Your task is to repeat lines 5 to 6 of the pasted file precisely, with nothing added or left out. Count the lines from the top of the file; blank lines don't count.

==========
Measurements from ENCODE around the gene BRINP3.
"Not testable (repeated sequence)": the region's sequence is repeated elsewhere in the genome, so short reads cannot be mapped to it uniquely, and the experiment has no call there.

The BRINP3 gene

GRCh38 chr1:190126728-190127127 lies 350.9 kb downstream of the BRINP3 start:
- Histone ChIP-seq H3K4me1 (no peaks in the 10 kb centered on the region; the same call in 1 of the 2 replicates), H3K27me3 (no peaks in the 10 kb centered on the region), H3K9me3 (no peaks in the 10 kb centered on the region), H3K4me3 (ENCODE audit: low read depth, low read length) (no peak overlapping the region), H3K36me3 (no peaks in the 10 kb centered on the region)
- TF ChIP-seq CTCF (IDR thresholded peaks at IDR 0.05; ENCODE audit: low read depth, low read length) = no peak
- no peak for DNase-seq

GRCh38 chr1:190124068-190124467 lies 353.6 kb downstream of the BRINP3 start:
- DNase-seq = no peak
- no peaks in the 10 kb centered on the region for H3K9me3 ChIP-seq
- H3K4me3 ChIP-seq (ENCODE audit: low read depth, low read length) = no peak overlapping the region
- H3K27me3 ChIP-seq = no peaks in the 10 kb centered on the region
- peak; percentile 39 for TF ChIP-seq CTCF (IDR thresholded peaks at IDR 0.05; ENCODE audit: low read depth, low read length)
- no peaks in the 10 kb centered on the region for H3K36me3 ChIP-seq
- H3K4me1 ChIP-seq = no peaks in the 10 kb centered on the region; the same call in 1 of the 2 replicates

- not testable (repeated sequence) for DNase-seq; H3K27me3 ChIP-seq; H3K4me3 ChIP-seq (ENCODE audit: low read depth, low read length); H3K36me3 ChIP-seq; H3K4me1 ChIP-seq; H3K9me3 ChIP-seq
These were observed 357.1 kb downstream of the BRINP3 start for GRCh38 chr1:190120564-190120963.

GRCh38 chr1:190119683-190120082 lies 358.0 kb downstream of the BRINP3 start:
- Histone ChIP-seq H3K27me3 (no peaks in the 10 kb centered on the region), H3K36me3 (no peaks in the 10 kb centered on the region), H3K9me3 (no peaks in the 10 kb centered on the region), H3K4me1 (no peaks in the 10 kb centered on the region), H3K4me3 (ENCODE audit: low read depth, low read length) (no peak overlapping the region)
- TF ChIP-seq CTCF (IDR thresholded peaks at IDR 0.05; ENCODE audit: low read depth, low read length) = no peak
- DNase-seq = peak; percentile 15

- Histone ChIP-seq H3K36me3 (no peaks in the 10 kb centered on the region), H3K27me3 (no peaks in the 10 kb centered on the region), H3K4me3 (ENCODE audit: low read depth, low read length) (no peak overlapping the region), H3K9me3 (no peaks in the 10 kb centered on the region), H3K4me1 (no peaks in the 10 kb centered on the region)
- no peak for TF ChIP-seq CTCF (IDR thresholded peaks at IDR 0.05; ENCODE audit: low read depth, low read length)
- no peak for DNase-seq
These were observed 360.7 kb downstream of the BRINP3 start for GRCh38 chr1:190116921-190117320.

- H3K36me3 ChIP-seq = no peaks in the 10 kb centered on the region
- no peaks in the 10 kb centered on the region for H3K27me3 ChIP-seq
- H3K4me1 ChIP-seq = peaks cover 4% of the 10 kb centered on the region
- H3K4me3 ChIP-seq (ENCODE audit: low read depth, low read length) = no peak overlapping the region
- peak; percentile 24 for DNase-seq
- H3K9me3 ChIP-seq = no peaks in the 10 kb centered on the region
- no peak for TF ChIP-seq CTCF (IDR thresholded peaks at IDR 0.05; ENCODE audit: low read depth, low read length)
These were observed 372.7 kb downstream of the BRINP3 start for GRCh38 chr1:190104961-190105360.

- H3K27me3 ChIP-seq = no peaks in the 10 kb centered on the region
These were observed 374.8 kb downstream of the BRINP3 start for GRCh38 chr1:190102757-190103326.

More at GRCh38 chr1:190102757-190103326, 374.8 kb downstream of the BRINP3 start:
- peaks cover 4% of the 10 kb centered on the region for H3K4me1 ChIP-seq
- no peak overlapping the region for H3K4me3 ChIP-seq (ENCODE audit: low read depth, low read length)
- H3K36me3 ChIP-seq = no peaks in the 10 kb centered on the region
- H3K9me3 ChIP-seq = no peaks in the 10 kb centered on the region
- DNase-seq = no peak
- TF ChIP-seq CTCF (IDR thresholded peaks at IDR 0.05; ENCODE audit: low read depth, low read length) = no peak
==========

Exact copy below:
- Histone ChIP-seq H3K4me1 (no peaks in the 10 kb centered on the region; the same call in 1 of the 2 replicates), H3K27me3 (no peaks in the 10 kb centered on the region), H3K9me3 (no peaks in the 10 kb centered on the region), H3K4me3 (ENCODE audit: low read depth, low read length) (no peak overlapping the region), H3K36me3 (no peaks in the 10 kb centered on the region)
- TF ChIP-seq CTCF (IDR thresholded peaks at IDR 0.05; ENCODE audit: low read depth, low read length) = no peak